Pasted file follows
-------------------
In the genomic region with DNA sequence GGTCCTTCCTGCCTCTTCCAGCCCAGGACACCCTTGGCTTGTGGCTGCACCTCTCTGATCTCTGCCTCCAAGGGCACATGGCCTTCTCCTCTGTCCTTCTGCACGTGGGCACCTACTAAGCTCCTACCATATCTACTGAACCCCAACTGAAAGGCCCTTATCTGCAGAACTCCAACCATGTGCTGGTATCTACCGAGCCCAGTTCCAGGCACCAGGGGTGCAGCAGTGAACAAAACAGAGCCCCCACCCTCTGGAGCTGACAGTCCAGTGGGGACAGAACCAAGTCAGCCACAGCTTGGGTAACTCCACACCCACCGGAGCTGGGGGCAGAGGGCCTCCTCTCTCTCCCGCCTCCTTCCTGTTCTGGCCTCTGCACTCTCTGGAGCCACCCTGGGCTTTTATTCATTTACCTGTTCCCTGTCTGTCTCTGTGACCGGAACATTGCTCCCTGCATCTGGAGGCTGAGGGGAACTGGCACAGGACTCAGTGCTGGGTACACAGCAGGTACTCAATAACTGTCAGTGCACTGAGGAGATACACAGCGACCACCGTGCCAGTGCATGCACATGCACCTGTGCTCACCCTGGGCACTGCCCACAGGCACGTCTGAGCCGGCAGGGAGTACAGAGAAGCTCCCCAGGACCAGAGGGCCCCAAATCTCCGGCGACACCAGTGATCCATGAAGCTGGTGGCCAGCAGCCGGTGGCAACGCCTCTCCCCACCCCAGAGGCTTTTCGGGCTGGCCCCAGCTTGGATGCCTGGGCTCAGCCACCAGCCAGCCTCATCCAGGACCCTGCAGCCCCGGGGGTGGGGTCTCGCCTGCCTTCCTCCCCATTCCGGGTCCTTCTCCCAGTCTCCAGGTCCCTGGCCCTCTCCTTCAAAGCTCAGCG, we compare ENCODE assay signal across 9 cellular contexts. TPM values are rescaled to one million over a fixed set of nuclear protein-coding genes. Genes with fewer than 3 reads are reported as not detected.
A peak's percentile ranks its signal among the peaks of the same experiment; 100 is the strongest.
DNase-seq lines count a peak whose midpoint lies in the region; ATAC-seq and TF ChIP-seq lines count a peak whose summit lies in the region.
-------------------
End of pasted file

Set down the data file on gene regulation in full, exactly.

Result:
In the genomic region with DNA sequence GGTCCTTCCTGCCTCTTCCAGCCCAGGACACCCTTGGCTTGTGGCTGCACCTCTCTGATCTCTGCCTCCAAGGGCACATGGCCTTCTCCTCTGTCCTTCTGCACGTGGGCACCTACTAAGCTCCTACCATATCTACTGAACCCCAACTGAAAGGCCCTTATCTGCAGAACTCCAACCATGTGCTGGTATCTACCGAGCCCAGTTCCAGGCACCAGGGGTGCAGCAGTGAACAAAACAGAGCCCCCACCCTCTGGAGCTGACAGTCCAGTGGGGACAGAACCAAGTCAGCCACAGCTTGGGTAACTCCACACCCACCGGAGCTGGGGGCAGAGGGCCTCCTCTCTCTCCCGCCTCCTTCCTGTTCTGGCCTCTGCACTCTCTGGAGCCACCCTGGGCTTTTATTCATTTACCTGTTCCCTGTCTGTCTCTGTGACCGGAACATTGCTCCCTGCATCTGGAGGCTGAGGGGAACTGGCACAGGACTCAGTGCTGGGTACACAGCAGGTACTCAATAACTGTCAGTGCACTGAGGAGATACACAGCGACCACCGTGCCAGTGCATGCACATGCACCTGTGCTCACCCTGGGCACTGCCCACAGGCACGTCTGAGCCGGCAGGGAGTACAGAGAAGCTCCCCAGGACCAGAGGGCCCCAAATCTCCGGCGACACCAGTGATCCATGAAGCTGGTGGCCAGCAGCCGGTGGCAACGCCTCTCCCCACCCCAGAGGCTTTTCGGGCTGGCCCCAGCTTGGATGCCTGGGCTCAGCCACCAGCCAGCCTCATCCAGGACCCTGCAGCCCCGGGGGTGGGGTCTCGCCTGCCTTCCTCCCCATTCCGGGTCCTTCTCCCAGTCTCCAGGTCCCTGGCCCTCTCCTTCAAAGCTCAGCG, we compare ENCODE assay signal across 9 cellular contexts. TPM values are rescaled to one million over a fixed set of nuclear protein-coding genes. Genes with fewer than 3 reads are reported as not detected.
A peak's percentile ranks its signal among the peaks of the same experiment; 100 is the strongest.
DNase-seq lines count a peak whose midpoint lies in the region; ATAC-seq and TF ChIP-seq lines count a peak whose summit lies in the region.